History Matters/Back to the Future had the pleasure of attending the International Susan Glaspell Society's celebration of the 100th Anniversary of Trifles on October 4th. With a staged reading of the play, followed by a fascinating discussion lead by an incredible panel of Glaspell experts, including:

Noelia Hernando Real, Ph.D.
Profesora Contratada Doctora
Departamento de Filología Inglesa
Universidad Autónoma de Madrid 
President, International Susan Glaspell Society

J. Ellen Gainor
Director of Undergraduate Studies
Professor, Department of Performing and Media Arts
Cornell University

Cheryl Black
Professor of Theatre and Director of Graduate Studies 
University of Missouri, Columbia
Catherine Paine Middlebush Chair in Fine and Performing Arts
President, American Theatre and Drama Society

Emeline Jouve
Associate Professor
Champollion University/Toulouse Jean-Jaurès University, France
Vice-President,  International Susan Glaspell Society

Barbara Ozieblo
Professor Titular in the Department of English
University of Malaga, Spain.
CoFounder (with Martha C. Carpentier) and first President, International Susan Glaspell Society

Sharon Friedman
Associate Professor of Modern Literature and Drama
The Gallatin School,  New York University

Afterwards, I asked Professors Friedman to discuss the event, she wrote: "It was significant to  perform the ground-breaking one-act play of one of America’s most inventive playwrights (as well as fiction writers) and to celebrate Glaspell’s co-founding of the Provincetown Players 100 years later. The centennial of an important cultural moment in the history of theater in the U.S., galvanized by the success of Trifles that had premiered at the Wharf Theatre in the summer of 1916 before the group moved their experimental theatre to New York’s Greenwich Village (MacDougal Street) and spawned  work of so many writers of the period—Eugene O’Neill, Edna St. Vincent Millay, and Djuna Barnes to mention just three. As Judith Barlow and other theatre scholars have said, The Provincetown was “the most important of the little theaters that emerged just before America entered World War I,” and she cites Robert Sarlos’s assessment that “from the perspective of drama alone, it introduced more native playwrights, had a greater impact on audiences and critics, and a longer life than any similar group.”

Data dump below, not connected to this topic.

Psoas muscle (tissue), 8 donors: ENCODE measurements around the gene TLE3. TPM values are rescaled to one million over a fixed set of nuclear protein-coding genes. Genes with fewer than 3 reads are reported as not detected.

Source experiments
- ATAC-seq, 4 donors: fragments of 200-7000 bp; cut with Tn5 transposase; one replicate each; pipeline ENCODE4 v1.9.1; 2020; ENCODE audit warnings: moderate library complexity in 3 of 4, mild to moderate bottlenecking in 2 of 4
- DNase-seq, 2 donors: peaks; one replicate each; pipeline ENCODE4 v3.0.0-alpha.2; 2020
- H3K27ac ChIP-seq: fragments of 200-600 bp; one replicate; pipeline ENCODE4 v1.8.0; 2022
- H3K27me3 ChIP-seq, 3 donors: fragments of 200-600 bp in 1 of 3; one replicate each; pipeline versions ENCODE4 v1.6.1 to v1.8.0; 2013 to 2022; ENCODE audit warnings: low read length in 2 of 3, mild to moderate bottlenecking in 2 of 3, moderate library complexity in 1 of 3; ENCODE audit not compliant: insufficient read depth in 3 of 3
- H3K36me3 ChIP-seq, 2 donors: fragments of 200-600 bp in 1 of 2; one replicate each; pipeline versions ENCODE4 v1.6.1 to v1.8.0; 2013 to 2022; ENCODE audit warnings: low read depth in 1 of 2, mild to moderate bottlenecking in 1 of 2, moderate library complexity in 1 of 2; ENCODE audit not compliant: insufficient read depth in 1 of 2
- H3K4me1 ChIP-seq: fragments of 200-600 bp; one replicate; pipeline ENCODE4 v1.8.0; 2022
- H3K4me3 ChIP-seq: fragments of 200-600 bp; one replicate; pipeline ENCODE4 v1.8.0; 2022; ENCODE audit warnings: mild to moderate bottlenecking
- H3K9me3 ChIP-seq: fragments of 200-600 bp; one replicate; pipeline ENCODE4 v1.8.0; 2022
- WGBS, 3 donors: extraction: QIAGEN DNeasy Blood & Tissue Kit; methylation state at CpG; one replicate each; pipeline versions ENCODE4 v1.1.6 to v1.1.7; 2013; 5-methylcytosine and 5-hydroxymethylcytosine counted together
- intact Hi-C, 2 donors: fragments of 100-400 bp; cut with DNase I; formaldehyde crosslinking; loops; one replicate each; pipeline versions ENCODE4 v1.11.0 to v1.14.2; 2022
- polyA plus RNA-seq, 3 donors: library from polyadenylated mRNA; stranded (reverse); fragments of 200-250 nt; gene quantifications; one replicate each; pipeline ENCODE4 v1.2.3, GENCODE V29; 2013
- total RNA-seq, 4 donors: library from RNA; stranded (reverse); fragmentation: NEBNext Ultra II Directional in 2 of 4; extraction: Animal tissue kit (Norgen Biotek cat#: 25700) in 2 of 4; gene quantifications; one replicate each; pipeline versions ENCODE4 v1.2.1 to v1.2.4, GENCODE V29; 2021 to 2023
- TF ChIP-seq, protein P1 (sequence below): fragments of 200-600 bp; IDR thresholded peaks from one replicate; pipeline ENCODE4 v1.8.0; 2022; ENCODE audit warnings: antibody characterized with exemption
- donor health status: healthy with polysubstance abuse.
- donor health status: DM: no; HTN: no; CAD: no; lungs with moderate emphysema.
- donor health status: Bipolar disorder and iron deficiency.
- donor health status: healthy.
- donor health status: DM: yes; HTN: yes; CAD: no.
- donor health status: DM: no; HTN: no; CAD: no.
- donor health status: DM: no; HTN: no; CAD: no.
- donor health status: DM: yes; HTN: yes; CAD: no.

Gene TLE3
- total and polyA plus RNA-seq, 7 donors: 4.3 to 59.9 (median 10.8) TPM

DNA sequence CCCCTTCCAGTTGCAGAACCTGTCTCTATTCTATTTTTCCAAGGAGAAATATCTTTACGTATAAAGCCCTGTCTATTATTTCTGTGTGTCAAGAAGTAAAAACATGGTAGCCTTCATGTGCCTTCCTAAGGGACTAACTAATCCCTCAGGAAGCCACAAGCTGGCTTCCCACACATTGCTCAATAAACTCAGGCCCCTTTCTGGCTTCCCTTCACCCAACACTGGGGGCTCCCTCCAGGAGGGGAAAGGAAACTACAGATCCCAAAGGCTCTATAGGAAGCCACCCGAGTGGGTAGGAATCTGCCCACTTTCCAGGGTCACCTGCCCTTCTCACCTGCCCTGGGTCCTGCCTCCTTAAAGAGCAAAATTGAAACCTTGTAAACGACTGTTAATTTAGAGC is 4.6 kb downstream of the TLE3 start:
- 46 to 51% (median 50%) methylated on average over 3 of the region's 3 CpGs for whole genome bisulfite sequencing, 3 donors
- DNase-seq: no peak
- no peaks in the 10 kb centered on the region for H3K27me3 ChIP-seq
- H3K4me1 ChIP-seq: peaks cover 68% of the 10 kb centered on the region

There was an unprecedented numbers of women  who participated in the Players as writers, directors, scenic designers, and actors.  We have much to learn from Glaspell and the Players, and the performance of "Trifles @100", far more than an exercise in nostalgia, offered us the opportunity to actively explore the play and to make meaning of it in the present and in the stories that we continue to write."

The evening was a treat and History Matters/Back to the Future was so thrilled to celebrate this incredible 100 year milestone.

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